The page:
Springer Nature



A first-of-its-kind product for nanotechnology researchers, Nano was launched under the flagship of Nature, the world's leading academic journal. My user research revealed a significant product/market gap, leading the business to delay launch by half a year.

Nano is a first-of-its-kind search tool and database for nanotechnology researchers.

screenshot of Nano

What I did

Methodologies used

  • User research interviews
  • User personas
  • Information architecture
  • Prototyping / wireframing
  • Usability testing
  • Interaction design

I was UX lead for Nano from concept to launch. The primary challenge was to design a greenfield product for a very diverse group of users with very different needs, working in a complex, emerging and quickly changing field of science. There were many unknowns and a high risk of failure, so we followed a Lean UX (build-measure-learn) approach, gradually improving our MVP into a viable product.

I defined the UX vision and strategy for the product and played a key role in guiding the product roadmap, working closely with business stakeholders, subject matter experts, UI designers and developers. I did user research, usability testing and prototyping, created personas and information architecture, and facilitated collaborative workshops.

My user research had a major impact on the product strategy. I identified a significant gap between the product and user, leading the business to completely rethink the product and delay the launch by half a year to resolve these issues.

Case study Search function (2016)

Research and analysis

My user research showed that the search needed to serve a highly diverse user group, from engineers to medical researchers to physicists. Nanoscience is still very new and therefore does not yet have a fixed vocabulary or taxonomy of terms - the field does not have broadly accepted names and often different researchers use different terms to mean the same thing.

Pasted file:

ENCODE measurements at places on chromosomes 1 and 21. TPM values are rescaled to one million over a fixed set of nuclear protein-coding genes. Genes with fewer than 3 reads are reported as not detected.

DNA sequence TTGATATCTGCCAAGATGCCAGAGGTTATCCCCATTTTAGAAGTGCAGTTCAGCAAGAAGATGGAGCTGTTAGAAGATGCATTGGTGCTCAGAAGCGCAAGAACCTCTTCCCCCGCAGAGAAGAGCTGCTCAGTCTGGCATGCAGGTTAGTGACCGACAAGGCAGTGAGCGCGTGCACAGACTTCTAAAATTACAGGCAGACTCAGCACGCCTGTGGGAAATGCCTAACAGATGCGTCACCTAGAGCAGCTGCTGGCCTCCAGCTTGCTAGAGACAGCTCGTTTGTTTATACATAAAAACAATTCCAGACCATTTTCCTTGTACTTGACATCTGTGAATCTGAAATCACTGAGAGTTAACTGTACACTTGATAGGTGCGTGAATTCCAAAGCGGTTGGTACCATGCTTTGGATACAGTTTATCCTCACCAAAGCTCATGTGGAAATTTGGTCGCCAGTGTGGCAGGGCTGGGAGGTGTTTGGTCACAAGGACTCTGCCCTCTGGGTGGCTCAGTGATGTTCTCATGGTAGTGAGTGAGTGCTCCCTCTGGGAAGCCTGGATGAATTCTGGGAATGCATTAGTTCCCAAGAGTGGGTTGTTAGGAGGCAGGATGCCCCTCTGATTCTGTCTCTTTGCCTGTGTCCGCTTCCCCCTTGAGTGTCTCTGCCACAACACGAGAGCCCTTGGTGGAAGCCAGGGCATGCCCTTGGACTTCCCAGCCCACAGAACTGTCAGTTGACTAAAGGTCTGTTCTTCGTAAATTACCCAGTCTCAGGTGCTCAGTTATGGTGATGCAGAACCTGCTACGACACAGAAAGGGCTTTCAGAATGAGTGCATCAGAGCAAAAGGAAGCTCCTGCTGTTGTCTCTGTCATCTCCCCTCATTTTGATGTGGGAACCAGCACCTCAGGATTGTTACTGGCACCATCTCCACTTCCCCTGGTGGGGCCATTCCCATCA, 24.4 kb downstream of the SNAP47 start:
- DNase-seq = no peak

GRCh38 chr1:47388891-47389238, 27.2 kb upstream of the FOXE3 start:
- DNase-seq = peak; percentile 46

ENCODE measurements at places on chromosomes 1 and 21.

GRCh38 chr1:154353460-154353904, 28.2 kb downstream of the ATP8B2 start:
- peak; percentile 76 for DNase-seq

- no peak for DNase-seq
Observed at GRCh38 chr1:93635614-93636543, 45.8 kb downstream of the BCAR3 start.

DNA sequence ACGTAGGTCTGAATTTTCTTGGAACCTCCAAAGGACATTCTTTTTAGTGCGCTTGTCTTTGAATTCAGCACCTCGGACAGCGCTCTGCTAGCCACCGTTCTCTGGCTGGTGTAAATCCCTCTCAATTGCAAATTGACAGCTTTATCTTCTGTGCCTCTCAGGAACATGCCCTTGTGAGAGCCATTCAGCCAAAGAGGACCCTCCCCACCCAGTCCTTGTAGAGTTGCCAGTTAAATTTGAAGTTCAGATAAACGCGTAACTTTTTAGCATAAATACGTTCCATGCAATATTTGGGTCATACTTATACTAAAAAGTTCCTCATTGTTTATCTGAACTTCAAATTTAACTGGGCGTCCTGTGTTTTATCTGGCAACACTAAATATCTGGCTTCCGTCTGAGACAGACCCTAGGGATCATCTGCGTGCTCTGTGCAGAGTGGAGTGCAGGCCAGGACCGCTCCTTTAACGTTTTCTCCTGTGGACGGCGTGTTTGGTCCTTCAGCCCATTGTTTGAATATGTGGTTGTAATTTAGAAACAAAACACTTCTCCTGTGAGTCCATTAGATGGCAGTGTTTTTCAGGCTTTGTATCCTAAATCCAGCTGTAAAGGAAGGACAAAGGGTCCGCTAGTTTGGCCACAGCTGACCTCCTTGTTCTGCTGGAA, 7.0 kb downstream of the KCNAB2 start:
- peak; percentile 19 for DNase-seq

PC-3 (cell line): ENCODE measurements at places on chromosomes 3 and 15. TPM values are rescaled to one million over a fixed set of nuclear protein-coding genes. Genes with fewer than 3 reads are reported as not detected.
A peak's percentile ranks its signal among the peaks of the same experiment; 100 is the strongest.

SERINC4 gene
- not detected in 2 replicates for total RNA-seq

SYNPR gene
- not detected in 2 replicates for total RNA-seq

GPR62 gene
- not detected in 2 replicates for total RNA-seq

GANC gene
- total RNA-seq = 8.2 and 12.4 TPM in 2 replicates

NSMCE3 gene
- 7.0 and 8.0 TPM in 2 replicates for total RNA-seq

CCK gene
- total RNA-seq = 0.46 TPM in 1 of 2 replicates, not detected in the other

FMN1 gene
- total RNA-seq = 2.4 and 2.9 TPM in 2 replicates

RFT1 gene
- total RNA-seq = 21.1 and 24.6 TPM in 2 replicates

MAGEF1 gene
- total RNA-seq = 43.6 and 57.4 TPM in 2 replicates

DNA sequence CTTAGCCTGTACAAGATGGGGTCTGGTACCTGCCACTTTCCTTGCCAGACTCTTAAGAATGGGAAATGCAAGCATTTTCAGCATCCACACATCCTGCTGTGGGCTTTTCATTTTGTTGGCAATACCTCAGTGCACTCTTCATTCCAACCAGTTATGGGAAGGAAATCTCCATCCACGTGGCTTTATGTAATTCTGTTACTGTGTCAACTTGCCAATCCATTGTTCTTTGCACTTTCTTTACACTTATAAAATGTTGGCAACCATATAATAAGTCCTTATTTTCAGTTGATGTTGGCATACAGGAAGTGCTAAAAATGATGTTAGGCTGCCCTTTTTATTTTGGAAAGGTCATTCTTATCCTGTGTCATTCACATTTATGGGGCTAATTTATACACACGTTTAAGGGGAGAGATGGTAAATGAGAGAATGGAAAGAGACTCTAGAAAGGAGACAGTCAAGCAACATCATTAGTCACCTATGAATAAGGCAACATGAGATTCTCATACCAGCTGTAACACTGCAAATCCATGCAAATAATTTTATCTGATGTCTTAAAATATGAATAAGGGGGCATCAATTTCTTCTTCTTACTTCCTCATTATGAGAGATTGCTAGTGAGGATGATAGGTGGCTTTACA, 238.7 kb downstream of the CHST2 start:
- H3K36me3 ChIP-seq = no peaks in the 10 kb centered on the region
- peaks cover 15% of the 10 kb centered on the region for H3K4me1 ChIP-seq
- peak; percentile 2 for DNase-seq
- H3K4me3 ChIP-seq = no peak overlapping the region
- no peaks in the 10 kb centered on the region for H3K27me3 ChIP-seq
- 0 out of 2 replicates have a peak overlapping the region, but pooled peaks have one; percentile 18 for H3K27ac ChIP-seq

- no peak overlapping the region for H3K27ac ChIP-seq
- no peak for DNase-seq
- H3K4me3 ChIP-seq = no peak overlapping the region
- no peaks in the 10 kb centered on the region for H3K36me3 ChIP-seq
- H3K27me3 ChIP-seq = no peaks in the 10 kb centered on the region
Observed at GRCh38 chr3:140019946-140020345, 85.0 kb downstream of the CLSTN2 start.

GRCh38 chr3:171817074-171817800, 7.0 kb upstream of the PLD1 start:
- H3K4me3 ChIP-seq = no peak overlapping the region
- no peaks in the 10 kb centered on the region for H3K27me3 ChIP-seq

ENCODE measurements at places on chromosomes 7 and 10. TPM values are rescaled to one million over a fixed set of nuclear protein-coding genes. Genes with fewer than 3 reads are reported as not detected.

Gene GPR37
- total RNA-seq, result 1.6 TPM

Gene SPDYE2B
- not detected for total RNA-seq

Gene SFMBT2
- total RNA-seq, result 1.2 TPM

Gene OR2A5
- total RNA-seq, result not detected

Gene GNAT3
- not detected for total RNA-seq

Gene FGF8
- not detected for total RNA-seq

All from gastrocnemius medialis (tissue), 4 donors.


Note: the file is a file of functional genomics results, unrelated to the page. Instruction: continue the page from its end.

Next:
In usability testing, we found that most users were unable to find what they were looking for using our search tool. Users did not know the right keywords to use and did not understand the scope of the data they were searching through.

To generate ideas for improving the search interface, I facilitated a collaborative workshop involving a variety of team members, from senior product managers to junior developers. We sketched out different ideas and moved forward with the most promising one: adding an “autosuggest” selection list to the search box.

Prototyping and testing

We then built a quick prototype that we could test with users and subject matter experts. The usability testing found that users responded positively to the autosuggest feature. In particular, they said it allowed them to see what was available in the database. However, the testing also revealed downsides to this approach. Many users were still struggling to find what they were looking for. Differences between our autosuggest feature and the one used in Google also caused confusion.


The autosuggest has been implemented in the product as part of a number of improvements to the search functionality. We've made some changes to make the autosuggest more consistent with Google’s autosuggest. Usability testing indicates that users are now better able to find what they're looking for.

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